Today, we want to show you how to prepare delicious chocolate-coated mochi truffles. They're as tasty as easy to make, not to mention vegan and gluten-free. You'll love them!
These irresistible truffles consist of an outer coating of indulgent dark chocolate and a chewy heart of Japanese mochi dough. It's a simple yet delicious combination!
The mochi dough is made with glutinous rice flour, also called mochigomeko or mochiko for short. Glutinous rice flour is milled from mochigome, a type of Japanese sticky rice.
The awesome thing about glutinous rice flour is that it turns incredibly sticky, soft, and chewy when cooked with water. This flour is used to make traditional Japanese mochi balls, small and plumpy sweet rice cakes.
After trying mochi balls with chocolate filling, we decided to pair mochi dough and chocolate again to make some glorious truffles.
Our recipe is based on the classic truffles covered with chocolate but uses a ball of sweet mochi dough as a filling. In the steps below, we'll show you how to make the mochi dough from scratch, shape it into balls, and coat it with melted dark chocolate.
Because our recipe uses only glutinous rice flour, icing sugar, and water for the mochi dough and dairy-free dark chocolate for the coating, it's 100% gluten-free and vegan. Perfect for everyone to enjoy!
We'll also give you the option to flavour the truffles with extracts and garnish them with toppings for a fancier look. We made ours with orange essence and decorated them with melted chocolate, but you can have fun experimenting with your favourite ingredients.
So, prepare a big batch of these wonderful mochi truffles and pack them as lovely gifts or serve them as an after-dinner treat. And if you'd like to try more delicious recipes with mochi dough, check out our ube moffles, mochi cookies, and mochi muffins.
- Japanese Glutinous Rice Flour (mochiko)
- Icing Sugar (or sugar-free erythritol)
- Dark Chocolate 70%
- Orange or Almond Extract (optional)
Let's start by making the mochi dough for the truffles filling.
Make sure you're using glutinous rice flour, aka mochigomeko or mochiko, and not regular rice flour.
You can find mochi flour at your local Asian food store or online.
Mix glutinous rice flour with icing sugar in a pot, pour in the water and stir well until there are no lumps.
If you want to cut down on the sugars, you can swap icing sugar with the same amount of sugar-free sweetener erythritol.
Now, heat the rice flour mixture over low heat, stirring it continuously with a metal spoon.
When it starts to thicken and form lumps, keep stirring it and cooking it for 4 more minutes until it turns into a smooth and uniform dough.
The mochi dough will be very stretchy, sticky, and hard to stir, but keep at it to ensure the rice flour is cooked through.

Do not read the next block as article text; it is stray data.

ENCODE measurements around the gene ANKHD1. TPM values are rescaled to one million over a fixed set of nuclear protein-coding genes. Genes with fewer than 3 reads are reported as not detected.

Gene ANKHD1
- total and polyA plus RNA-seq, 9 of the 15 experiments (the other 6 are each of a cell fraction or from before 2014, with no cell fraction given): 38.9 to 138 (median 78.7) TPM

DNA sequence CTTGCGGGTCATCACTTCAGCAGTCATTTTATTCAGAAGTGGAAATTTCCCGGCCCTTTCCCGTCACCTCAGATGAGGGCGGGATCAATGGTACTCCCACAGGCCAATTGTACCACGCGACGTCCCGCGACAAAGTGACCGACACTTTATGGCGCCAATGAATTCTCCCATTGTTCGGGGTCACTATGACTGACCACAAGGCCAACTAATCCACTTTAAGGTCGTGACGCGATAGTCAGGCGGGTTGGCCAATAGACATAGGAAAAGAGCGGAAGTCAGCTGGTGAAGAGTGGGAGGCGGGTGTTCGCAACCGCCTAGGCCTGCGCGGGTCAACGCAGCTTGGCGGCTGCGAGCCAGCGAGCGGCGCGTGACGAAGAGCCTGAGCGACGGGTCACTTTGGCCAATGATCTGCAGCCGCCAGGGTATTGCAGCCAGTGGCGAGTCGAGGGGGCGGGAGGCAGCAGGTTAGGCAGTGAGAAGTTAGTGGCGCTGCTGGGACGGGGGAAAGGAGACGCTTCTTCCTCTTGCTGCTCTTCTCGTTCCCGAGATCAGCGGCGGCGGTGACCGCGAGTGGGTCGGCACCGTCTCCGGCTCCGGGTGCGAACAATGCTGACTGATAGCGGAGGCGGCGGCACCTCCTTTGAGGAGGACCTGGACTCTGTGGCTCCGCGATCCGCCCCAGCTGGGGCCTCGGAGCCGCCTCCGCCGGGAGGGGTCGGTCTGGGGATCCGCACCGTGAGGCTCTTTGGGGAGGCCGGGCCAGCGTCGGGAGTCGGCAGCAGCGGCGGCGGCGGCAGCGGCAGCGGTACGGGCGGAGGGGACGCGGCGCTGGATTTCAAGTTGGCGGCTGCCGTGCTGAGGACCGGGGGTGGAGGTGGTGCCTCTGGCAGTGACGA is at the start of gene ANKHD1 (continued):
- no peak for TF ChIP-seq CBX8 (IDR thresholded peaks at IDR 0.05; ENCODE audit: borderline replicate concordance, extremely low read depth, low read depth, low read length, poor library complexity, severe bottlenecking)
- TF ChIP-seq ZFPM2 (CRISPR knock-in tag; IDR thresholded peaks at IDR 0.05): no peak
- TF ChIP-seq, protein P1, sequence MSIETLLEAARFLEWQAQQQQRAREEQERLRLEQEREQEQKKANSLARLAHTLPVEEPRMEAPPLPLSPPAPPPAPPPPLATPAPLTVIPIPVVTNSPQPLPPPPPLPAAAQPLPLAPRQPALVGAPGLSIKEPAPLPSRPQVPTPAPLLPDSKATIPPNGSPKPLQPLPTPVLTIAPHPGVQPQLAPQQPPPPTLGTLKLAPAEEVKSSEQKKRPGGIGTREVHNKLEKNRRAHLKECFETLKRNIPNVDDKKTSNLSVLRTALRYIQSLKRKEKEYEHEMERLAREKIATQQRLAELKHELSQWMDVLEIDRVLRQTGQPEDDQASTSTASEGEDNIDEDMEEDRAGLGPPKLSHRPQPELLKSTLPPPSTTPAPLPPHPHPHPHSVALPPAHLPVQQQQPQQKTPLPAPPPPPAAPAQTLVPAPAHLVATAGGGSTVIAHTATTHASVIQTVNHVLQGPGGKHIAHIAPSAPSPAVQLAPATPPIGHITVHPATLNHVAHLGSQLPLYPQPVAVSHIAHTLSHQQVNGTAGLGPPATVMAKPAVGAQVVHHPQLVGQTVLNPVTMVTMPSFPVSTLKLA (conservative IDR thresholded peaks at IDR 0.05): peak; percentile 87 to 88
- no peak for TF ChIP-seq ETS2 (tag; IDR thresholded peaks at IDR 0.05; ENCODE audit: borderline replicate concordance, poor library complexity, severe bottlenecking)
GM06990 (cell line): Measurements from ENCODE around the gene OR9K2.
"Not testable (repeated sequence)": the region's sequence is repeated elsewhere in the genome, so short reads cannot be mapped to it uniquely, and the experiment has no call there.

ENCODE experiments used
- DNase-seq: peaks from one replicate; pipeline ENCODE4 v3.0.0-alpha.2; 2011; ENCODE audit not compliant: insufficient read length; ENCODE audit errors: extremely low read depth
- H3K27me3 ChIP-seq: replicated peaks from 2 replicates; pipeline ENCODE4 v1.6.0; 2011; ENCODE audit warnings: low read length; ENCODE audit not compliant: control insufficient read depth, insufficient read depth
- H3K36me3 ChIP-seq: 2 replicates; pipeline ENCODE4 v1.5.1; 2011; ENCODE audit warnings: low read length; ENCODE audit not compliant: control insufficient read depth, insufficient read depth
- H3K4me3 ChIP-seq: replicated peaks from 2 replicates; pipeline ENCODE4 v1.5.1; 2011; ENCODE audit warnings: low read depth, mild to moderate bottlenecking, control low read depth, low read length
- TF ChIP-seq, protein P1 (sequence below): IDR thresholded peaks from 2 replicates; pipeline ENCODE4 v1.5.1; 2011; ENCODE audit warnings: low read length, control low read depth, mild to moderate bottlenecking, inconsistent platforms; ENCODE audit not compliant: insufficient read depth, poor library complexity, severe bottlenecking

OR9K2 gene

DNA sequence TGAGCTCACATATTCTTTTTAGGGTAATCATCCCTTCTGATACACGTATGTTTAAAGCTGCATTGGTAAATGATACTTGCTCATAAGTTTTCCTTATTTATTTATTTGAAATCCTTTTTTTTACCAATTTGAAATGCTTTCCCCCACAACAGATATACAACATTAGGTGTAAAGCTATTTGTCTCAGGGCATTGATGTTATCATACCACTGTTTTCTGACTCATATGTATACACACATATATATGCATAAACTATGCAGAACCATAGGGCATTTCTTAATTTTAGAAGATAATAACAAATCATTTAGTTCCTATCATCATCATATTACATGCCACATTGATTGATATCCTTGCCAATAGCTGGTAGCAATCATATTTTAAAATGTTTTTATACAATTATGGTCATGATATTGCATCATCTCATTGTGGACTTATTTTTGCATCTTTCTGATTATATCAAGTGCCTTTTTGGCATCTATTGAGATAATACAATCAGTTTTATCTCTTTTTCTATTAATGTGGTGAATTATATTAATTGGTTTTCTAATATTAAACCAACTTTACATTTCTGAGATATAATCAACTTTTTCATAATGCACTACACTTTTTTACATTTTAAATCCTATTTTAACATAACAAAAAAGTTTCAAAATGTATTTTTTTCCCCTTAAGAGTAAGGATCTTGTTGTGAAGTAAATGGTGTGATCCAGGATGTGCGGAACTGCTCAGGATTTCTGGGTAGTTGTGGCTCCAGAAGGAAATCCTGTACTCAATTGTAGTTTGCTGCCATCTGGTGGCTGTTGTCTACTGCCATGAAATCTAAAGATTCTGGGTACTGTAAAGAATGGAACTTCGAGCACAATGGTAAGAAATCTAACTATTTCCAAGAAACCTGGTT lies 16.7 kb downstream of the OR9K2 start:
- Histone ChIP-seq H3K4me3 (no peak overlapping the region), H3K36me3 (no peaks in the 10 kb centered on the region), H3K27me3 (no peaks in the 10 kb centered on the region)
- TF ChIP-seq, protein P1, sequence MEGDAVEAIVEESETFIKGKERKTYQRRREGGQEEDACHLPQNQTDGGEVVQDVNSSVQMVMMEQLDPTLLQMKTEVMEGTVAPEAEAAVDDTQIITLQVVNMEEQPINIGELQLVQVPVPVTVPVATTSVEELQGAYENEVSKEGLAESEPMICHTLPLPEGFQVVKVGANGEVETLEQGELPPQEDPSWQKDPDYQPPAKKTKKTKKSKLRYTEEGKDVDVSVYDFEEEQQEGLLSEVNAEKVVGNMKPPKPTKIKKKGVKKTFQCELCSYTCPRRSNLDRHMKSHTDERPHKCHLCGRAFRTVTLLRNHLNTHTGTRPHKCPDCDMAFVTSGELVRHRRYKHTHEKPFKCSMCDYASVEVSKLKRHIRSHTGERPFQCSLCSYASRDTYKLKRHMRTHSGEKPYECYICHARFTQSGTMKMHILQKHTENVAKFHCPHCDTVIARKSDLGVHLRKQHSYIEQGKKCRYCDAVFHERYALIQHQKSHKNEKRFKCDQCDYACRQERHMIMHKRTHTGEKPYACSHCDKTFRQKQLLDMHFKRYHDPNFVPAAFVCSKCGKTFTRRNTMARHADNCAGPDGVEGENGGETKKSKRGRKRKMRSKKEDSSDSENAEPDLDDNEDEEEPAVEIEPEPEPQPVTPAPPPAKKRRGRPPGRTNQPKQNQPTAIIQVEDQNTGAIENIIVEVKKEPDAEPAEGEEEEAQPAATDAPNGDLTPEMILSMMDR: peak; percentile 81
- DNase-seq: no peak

Dust your worktop with plenty of starch and spoon the hot mochi dough right onto it.
Then, dust the top of the dough with more starch.
The starch makes the mochi dough less sticky so that you can handle it with ease.
Now, let it cool down while you prepare the chocolate.
Chop the dark chocolate into small chunks and add them to a heatproof bowl.
At this point, you can also add any flavouring of your choice, like orange essence, almond, or vanilla essence, or soluble coffee.
Then, melt the chocolate in the microwave or bain-marie. For more tips on how to melt the chocolate, check our tips section below.
Now, dust your hands with starch and pinch off a small handful of mochi dough, about 20g (0.7 oz).
Pull and pinch the edges of the dough together in the centre, as you would do for a dumpling.
Then, roll the dough into a ball between your palms.
If you need more help with this step, check the recipe video on this page.
Now, dip the mochi ball into the melted dark chocolate (1).
Delicately roll it around until it's completely covered in chocolate and gently lift it with the help of two forks (2).
Hold the mochi truffle over the bowl, let excess chocolate drip off, and carefully place the truffle onto a tray lined with baking paper.
At this point, you can garnish the truffle with toppings like orange zest, chopped roasted nuts, desiccated coconut, coffee beans, or freeze-dried berries.
Repeat steps 4 and 5 until you have used all the mochi dough and the chocolate.
Always dust your hands with a little starch before making the mochi balls, and, if needed, re-heat the chocolate when it gets too hard.
Transfer the chocolate-coated mochi truffles into the freezer for 30 minutes or until the chocolate has hardened. Then, remove them from the freezer and store them in the fridge.
You can optionally use any leftover melted chocolate to decorate the truffles, as we did.
To melt the chocolate in a bain-marie, sit the chocolate bowl into a pot with a little water, making sure the bottom of the bowl doesn't touch the water. Bring the water to a gentle simmer and stir the chocolate every now and then until it's completely melted, then remove it from the heat.
For the microwave option, heat the chocolate at max temperature for 20 seconds, take it out of the microwave, stir it, and put it back. Repeat a few more times until the chocolate has completely melted.
Once ready, store the chocolate mochi truffles in an airtight container in the fridge for up to a week or freeze them for three months. Before serving, let the frozen truffles thaw completely so the mochi filling will be soft and chewy again.